At the heart of the ‘War’ was a disagreement in how the Barolo should be made. Traditionalists wanted the old methods to continue. Grapes should be Nebbiolo and the ageing should take place in big Slovenian casks. Modernists, (known as the ‘Barolo Boys’), wanted to create a newer approach through the introduction of French oak fermentation and a different varieties of grapes. Both methods are still in use today.
What does Barolo Taste Like?
All that has gone before speaks to the fact that ‘Barolo’ does not simply have a unified taste. Terroir will have an impact, as will the method by which it is made.
A traditional Barolo is a big and bold red wine, with grippy tannins, that stick to the sides of your mouth. There are varied tastes which can be expected, however tastes and smells you often experience with Barolo include: Tar, rose, red berries and fruit, tobacco, herbs, truffles, coffee and chocolate.
For a specific case study, take this 2014 Barolo from Mario Garibaldi. On the nose you will smell strawberry, cherry, black forest fruits and hints of white pepper. While the tasting notes will include, red fruit and delicate tannins with subtle spicy notes. Go on give it a try!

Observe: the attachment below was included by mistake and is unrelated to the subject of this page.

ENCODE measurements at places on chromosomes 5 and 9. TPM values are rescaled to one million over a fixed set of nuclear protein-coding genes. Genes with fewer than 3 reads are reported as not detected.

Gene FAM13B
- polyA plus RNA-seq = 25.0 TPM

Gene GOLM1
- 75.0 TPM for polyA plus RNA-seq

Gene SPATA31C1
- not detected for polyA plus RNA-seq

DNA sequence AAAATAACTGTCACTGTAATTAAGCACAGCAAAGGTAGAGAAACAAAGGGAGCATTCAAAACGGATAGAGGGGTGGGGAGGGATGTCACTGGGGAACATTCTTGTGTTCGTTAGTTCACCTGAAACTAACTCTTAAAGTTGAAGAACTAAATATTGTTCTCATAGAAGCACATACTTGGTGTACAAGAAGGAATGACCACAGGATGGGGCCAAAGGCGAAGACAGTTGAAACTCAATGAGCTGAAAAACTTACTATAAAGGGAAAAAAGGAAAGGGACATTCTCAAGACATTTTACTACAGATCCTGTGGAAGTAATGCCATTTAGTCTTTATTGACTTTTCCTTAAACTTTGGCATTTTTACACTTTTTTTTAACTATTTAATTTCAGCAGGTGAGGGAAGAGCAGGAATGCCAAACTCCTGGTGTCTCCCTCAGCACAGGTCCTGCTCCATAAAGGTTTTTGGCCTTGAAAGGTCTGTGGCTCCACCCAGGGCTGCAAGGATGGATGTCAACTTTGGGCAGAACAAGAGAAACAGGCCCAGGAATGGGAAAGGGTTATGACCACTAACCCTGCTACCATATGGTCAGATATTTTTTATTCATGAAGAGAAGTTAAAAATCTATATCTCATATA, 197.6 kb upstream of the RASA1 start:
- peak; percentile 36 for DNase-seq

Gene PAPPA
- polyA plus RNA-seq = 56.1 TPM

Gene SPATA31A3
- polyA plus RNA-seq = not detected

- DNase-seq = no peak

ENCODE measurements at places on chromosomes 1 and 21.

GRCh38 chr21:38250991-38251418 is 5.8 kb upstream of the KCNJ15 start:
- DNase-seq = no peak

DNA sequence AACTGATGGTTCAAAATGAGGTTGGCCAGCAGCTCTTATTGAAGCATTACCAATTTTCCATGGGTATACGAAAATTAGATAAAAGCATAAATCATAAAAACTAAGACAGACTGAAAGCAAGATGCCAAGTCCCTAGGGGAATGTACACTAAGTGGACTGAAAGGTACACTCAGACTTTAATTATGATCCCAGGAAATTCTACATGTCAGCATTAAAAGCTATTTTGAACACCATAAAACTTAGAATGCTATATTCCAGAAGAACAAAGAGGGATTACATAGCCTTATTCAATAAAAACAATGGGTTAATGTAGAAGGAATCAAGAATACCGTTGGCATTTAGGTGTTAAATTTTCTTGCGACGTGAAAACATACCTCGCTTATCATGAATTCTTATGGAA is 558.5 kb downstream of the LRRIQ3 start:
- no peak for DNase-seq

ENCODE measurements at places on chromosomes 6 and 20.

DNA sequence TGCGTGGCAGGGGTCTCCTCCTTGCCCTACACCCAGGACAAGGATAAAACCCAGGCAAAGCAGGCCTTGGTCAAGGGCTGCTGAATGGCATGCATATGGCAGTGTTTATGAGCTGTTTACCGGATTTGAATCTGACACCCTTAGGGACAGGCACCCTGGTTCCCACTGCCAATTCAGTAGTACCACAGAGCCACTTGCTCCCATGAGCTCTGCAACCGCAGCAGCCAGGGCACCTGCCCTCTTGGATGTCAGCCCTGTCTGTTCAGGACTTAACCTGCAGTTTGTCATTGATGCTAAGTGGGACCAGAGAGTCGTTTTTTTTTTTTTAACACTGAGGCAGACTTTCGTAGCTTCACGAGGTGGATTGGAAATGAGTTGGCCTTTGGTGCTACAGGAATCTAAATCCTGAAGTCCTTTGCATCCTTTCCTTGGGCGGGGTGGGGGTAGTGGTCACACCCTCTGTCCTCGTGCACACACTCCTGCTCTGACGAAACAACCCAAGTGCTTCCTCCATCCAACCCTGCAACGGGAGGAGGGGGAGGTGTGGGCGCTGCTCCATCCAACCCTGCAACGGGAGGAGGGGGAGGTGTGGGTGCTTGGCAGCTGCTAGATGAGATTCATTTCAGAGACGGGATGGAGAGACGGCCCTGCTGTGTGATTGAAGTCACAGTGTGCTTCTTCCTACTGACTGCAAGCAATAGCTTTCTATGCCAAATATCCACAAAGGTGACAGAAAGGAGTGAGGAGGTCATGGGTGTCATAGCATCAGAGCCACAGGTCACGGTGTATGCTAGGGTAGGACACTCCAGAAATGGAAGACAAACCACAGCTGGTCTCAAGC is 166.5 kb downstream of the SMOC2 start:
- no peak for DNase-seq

What makes Barolo expensive?
At its roots, the price of a Barolo wine is fundamentally linked to supply and demand, with two key factors to consider.
The first comes back to the method. Barolo production is often labour intensive and requires a lot of time. This is due to long-ageing processes and a desire to maintain traditional methods of harvesting and production, (these were some of the reasons the Modernists wanted to modernise). Some traditionalists favour a 50 year ageing period, between harvesting and selling the wine. Even the minimum requirements state, Barolo must be aged for 38 months before it can be sold. This can drive up price, particularly when time and money is invested in maturing wines from vintages which are less than desirable to consumers, (2002 being an example of this).
The second comes down to the temprementality of the grapes themselves. Nebbiolo will only mature properly in very exact conditions. Indeed, this is part of the reason why so few Nebbiolo wines are produced outside the Piedmont region.
When you pair a long winemaking process with a temperamental grape, it’s likely to produce smaller yields. For example, annual Barolo production is one fifth of the size of Chianti. These smaller yields can then lead to the high price tags often associated with the much sought after Barolo.